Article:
Netflix releases statement over controversial ad plans
News of a platform introducing ads tends to spread like wildfire across the digital world. That’s why it’s no surprise that the rumour mill started churning when people on Reddit began to claim that they saw a video ad in between episodes on Netflix, that they weren’t able to skip – while others reported spotting a ‘skip’ button”.
Of course, the uproar lead to users threatening to quit the platform fairly quickly, which prompted Netflix to issue a statement and set the record straight. “We are testing whether surfacing recommendations between episodes helps members discover stories they will enjoy faster,” Netflix explained to CNN. “It is important to note that a member is able to skip a video preview at anytime if they are not interested.”
The streaming brand also went on to clarify that the videos are not in fact ads, but “but personalised recommendations for other shows and movies on the service”.
A spokesperson has said that Netflix conducts hundreds of tests a year, and most of them aren’t adopted – so there’s no need to panic just yet. Only time will tell whether or not this one’s going to stick. Head to The Drum for more info.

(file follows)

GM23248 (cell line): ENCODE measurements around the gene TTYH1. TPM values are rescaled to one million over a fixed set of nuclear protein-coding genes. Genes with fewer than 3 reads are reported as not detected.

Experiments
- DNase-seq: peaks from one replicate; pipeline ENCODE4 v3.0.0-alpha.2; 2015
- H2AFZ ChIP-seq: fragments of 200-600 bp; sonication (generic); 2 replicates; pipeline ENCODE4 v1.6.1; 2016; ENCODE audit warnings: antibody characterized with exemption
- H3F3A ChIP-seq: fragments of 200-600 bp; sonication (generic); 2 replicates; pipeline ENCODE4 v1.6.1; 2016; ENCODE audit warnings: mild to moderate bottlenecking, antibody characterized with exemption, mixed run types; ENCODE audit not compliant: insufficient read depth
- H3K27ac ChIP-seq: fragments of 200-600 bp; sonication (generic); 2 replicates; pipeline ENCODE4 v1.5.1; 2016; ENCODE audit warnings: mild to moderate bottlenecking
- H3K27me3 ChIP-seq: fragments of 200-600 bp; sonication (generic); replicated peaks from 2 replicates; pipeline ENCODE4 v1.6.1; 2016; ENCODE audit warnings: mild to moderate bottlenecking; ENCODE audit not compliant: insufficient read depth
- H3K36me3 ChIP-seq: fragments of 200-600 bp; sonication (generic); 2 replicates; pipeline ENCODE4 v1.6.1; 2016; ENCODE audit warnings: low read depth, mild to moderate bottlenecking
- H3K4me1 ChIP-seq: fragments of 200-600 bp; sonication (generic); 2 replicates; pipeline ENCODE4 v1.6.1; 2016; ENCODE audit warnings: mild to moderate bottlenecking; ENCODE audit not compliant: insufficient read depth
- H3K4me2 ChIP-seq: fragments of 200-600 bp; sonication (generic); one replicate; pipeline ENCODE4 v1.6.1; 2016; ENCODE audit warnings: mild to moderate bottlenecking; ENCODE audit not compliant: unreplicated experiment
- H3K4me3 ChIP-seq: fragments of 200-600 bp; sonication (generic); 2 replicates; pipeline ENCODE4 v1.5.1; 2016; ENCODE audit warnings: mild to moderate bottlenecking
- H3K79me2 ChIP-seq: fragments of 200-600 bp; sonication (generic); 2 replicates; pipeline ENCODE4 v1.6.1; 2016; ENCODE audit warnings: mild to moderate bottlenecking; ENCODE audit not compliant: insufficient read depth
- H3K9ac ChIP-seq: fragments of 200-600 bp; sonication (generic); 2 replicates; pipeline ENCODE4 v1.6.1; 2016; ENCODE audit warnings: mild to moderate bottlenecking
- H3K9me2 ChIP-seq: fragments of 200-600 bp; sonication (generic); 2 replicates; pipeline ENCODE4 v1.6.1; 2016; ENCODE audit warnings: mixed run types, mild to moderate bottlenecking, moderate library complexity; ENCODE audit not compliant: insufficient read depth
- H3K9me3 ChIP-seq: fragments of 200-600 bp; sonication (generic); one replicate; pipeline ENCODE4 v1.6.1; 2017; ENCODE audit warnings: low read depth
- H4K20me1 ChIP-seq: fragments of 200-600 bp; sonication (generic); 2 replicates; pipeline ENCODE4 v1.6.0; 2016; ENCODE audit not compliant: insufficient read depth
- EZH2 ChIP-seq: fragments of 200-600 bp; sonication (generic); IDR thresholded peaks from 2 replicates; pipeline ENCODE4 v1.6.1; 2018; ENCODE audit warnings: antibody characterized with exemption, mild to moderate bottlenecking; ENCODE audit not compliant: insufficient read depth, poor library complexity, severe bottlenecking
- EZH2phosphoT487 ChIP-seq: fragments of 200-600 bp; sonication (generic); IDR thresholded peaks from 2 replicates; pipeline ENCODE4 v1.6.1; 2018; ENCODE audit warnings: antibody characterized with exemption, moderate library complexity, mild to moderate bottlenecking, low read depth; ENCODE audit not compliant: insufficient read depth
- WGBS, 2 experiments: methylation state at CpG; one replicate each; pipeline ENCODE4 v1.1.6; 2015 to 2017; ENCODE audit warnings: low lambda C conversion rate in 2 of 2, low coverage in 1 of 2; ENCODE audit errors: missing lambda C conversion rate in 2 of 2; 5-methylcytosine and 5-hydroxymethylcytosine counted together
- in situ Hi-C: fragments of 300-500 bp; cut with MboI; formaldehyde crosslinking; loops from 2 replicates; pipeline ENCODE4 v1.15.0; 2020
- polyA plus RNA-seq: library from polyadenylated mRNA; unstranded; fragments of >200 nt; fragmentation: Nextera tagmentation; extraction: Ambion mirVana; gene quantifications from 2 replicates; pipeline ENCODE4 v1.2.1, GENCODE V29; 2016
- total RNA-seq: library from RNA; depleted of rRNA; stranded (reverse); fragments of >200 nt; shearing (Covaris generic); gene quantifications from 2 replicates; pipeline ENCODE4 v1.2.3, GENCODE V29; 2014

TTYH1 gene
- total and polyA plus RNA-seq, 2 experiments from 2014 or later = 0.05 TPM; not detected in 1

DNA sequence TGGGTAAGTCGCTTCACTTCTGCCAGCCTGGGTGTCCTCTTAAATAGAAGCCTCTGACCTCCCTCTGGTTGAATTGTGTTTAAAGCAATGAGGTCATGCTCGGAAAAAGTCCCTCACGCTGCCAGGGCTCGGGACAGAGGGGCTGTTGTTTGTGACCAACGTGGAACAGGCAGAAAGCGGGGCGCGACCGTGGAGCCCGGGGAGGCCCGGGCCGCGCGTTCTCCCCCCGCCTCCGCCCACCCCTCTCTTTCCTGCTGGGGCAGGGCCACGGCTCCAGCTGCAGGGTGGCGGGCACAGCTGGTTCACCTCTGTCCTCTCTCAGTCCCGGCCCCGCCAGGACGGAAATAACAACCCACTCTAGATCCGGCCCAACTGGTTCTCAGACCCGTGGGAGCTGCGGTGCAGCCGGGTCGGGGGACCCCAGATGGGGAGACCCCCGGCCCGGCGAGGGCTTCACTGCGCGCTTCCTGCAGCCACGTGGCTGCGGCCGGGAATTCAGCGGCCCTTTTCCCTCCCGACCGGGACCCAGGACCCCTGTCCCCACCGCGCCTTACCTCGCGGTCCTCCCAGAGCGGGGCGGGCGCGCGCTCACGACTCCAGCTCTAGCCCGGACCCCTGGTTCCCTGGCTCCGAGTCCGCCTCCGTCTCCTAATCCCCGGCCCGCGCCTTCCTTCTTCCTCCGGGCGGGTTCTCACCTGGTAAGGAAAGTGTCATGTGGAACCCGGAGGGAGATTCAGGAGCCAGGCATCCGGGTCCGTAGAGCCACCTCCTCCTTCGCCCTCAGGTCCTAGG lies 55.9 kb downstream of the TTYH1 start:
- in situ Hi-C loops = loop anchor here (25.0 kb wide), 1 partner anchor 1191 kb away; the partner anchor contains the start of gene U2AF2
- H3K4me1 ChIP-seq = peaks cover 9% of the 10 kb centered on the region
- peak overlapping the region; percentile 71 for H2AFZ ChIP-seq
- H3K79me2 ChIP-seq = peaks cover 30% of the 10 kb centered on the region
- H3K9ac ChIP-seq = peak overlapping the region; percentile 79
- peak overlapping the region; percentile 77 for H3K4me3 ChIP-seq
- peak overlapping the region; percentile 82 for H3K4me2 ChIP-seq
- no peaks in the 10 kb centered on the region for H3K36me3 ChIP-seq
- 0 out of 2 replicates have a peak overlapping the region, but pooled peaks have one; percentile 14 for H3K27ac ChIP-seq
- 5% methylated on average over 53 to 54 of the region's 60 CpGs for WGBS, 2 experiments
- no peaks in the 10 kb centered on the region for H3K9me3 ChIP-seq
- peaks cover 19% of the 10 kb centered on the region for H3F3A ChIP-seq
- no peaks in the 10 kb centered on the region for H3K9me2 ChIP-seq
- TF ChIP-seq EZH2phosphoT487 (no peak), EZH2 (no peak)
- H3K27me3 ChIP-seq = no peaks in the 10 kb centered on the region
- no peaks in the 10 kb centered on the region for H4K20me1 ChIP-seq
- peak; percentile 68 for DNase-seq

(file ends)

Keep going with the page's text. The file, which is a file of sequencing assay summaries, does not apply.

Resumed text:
Facebook bans myPersonality app for improper data controls
Facebook has caused some ripples of confusion this week after it banned an app based on improper data controls – even though it hasn’t been active since 2012.
The myPersonality app was created by an academic institution called the Cambridge Psychometrics Centre, and was used to source data from Facebook users through personality quizzes between 2007 and 2012. By all intents and purposes it was a fairly legitimate academic offering, and with it not being active for so long, many are wondering why Facebook has bothered taking a stand on this one.
One article said that Facebook had cited that the vetting process for getting access to the dataset was too loose, and that the data wasn’t properly anonymised. However, experts have suggested that these processes would have been approved by Facebook in the first place – perhaps highlighting the review process years ago didn’t involve the platform looking at apps very closely.
The only other app that’s been banned as a result of the “large-scale audit” Facebook started back in March is Cambridge Analytica, although supposedly hundreds more have been suspended. TechCrunch mused that the process is a bit of a ‘too little too late’ move, saying “when you and the other four million people get a notification that Facebook is protecting your privacy by banning an app you used a decade ago, take it with a grain of salt.”